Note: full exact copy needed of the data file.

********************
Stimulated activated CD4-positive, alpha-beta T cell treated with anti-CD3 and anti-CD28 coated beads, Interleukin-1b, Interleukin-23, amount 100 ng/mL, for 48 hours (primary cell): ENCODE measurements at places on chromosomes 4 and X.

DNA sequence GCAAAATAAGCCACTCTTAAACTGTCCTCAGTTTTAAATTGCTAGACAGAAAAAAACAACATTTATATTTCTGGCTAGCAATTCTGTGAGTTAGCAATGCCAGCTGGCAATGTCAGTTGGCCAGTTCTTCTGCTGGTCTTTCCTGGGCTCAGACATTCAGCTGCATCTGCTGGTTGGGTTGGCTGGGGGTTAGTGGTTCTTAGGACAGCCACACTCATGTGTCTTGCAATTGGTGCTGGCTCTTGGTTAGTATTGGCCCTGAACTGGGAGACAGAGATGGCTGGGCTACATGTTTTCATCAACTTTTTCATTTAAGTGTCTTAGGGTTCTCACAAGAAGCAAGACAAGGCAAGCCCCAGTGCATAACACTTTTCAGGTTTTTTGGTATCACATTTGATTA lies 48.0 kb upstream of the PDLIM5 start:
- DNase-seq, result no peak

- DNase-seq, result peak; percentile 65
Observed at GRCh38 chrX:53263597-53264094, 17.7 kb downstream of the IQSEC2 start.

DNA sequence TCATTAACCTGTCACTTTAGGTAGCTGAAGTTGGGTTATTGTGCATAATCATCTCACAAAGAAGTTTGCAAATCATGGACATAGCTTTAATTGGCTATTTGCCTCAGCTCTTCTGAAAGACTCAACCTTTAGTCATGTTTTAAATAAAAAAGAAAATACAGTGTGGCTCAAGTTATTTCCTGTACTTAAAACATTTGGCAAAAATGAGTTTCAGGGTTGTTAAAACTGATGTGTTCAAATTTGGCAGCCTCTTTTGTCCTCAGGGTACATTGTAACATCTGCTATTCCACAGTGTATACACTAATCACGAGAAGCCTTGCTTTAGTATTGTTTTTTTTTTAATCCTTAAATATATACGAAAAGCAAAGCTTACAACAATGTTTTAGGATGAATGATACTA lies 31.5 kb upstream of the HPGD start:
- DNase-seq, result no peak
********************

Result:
Stimulated activated CD4-positive, alpha-beta T cell treated with anti-CD3 and anti-CD28 coated beads, Interleukin-1b, Interleukin-23, amount 100 ng/mL, for 48 hours (primary cell): ENCODE measurements at places on chromosomes 4 and X.

DNA sequence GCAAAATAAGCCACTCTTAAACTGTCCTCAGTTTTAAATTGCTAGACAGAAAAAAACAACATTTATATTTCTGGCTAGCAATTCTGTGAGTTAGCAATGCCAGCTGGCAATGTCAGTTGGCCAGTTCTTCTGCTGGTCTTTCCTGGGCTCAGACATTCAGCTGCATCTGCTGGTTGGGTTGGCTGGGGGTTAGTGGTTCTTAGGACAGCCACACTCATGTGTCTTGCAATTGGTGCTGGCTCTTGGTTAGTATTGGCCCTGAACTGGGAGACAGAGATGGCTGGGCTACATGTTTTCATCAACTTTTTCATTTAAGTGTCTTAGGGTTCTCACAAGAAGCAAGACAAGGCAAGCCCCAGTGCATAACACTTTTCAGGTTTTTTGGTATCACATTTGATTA lies 48.0 kb upstream of the PDLIM5 start:
- DNase-seq, result no peak

- DNase-seq, result peak; percentile 65
Observed at GRCh38 chrX:53263597-53264094, 17.7 kb downstream of the IQSEC2 start.

DNA sequence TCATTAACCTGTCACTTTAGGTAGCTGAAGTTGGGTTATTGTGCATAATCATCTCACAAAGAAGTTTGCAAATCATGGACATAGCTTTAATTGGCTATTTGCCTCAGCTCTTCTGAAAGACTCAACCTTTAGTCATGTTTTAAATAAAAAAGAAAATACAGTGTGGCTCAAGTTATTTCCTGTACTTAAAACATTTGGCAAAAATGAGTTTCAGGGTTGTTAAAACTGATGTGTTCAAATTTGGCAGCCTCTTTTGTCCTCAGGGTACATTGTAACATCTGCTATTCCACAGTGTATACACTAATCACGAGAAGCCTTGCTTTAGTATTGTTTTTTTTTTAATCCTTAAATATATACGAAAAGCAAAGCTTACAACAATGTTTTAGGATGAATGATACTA lies 31.5 kb upstream of the HPGD start:
- DNase-seq, result no peak